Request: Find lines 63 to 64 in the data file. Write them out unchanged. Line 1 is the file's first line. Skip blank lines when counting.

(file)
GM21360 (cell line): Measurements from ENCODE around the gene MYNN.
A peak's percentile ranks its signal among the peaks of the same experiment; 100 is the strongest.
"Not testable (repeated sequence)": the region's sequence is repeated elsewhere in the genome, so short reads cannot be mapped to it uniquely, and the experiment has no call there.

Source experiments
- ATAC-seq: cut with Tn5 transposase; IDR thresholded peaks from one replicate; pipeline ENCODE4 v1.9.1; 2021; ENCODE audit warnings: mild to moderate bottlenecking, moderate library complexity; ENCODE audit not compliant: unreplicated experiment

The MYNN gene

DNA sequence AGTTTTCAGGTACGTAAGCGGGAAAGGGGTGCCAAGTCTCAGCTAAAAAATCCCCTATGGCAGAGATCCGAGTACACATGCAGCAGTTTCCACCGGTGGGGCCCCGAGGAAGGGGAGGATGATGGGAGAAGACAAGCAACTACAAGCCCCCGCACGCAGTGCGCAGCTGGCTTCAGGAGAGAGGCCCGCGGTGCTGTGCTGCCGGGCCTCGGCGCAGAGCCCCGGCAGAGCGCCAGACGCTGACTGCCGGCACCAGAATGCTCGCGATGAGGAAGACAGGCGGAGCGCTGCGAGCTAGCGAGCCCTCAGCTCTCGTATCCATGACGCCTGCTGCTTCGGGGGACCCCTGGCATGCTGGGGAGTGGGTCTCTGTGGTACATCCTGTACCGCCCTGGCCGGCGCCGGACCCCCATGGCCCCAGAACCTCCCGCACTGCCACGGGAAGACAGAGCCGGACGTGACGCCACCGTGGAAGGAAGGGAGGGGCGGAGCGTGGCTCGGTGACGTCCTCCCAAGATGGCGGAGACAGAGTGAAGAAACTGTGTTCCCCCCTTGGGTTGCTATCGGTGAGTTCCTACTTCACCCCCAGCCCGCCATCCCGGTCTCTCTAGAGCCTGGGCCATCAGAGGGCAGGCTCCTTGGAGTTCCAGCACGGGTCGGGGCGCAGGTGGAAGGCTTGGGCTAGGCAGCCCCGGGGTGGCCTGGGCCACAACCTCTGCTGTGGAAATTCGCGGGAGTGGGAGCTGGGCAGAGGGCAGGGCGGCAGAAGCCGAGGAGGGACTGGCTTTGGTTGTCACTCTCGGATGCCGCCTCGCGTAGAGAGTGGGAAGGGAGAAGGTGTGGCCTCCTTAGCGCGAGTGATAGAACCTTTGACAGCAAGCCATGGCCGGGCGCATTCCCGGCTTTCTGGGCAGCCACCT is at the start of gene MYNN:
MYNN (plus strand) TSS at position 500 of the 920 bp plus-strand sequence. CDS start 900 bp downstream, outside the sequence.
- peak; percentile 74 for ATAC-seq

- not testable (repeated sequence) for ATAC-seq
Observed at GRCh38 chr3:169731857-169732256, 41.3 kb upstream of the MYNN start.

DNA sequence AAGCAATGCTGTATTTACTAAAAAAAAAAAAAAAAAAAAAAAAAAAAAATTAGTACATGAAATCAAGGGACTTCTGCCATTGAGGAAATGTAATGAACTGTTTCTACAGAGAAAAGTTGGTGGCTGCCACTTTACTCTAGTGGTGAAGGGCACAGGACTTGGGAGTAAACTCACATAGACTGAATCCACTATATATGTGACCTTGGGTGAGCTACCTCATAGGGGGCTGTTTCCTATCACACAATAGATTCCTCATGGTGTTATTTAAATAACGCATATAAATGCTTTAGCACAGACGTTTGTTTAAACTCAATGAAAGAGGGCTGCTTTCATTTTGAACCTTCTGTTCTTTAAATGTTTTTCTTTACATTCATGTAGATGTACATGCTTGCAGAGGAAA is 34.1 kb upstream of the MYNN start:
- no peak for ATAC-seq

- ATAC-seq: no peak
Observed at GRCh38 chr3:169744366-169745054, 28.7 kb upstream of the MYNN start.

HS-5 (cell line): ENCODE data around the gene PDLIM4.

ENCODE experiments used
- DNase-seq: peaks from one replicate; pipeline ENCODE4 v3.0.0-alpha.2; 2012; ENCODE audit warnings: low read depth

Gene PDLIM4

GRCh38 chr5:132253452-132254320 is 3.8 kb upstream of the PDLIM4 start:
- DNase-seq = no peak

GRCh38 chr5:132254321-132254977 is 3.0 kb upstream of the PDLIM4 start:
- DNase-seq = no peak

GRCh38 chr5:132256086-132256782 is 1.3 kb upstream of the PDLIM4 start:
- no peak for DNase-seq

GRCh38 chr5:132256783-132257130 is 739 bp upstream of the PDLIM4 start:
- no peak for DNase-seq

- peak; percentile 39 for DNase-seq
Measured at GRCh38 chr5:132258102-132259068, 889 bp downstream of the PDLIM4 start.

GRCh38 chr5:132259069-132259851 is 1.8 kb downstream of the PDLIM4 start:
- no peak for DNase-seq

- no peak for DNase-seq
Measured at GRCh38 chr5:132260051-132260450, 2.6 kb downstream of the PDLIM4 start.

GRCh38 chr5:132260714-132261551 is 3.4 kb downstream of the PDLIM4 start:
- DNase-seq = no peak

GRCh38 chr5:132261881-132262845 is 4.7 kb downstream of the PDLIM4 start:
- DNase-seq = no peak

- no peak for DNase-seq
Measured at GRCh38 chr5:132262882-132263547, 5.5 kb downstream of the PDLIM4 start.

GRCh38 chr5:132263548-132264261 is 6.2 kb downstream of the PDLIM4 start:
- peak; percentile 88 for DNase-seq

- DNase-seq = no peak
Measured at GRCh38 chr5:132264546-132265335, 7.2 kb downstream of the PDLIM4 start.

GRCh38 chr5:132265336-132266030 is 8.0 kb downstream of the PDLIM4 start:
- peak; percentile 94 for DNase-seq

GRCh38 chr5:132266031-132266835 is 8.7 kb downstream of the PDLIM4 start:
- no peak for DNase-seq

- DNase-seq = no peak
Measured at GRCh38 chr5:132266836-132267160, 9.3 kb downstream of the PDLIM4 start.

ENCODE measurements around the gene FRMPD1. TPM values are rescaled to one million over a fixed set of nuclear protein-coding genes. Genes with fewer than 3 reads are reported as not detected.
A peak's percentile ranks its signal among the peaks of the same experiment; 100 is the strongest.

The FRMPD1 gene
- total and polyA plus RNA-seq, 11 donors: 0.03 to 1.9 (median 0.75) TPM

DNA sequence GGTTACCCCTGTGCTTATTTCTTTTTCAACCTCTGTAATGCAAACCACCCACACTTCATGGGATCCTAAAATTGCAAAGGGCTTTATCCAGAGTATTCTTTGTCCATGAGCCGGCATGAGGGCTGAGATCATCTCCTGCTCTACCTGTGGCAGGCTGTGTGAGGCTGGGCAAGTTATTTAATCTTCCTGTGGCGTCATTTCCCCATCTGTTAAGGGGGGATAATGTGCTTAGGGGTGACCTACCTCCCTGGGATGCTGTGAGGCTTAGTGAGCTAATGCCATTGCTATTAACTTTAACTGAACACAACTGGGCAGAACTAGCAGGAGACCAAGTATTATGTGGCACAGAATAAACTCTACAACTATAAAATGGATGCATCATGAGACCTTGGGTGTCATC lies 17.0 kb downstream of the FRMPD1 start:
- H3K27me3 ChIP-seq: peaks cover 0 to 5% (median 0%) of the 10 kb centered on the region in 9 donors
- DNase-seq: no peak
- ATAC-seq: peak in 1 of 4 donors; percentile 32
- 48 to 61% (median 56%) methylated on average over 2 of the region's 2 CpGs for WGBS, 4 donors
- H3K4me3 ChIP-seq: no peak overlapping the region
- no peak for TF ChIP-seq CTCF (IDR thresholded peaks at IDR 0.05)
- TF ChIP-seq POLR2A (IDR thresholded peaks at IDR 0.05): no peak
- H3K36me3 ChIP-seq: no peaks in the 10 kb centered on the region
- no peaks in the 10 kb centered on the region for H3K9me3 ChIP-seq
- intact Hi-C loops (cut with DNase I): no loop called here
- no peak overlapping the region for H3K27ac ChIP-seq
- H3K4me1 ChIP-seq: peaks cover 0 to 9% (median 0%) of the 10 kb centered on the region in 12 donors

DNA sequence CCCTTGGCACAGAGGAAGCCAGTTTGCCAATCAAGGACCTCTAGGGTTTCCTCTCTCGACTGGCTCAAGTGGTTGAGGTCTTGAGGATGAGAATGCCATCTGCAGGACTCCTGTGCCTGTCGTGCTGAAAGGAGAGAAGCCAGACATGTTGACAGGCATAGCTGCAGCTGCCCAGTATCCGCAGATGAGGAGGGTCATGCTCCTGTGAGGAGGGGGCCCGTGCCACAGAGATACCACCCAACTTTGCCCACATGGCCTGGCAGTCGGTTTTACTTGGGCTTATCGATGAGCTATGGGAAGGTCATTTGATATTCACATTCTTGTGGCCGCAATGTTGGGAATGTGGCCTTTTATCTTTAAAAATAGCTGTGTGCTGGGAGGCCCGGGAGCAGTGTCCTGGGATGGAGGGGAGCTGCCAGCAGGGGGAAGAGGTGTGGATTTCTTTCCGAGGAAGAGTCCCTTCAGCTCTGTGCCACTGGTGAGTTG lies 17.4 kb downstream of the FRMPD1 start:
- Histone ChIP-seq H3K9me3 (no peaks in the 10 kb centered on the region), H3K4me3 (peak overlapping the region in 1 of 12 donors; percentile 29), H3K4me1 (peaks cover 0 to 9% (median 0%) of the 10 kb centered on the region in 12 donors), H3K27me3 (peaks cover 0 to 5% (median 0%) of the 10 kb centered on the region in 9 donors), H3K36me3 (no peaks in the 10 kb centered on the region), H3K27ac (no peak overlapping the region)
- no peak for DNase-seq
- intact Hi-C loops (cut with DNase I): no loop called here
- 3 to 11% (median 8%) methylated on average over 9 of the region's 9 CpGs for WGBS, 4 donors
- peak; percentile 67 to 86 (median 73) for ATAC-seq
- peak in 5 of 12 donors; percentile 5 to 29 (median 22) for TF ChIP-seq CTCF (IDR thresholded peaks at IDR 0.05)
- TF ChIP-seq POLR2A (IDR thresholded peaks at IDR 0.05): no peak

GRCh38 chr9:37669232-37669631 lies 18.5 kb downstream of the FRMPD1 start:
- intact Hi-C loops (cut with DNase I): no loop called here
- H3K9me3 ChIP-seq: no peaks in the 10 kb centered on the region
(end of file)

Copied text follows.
- no peaks in the 10 kb centered on the region for H3K9me3 ChIP-seq
- intact Hi-C loops (cut with DNase I): no loop called here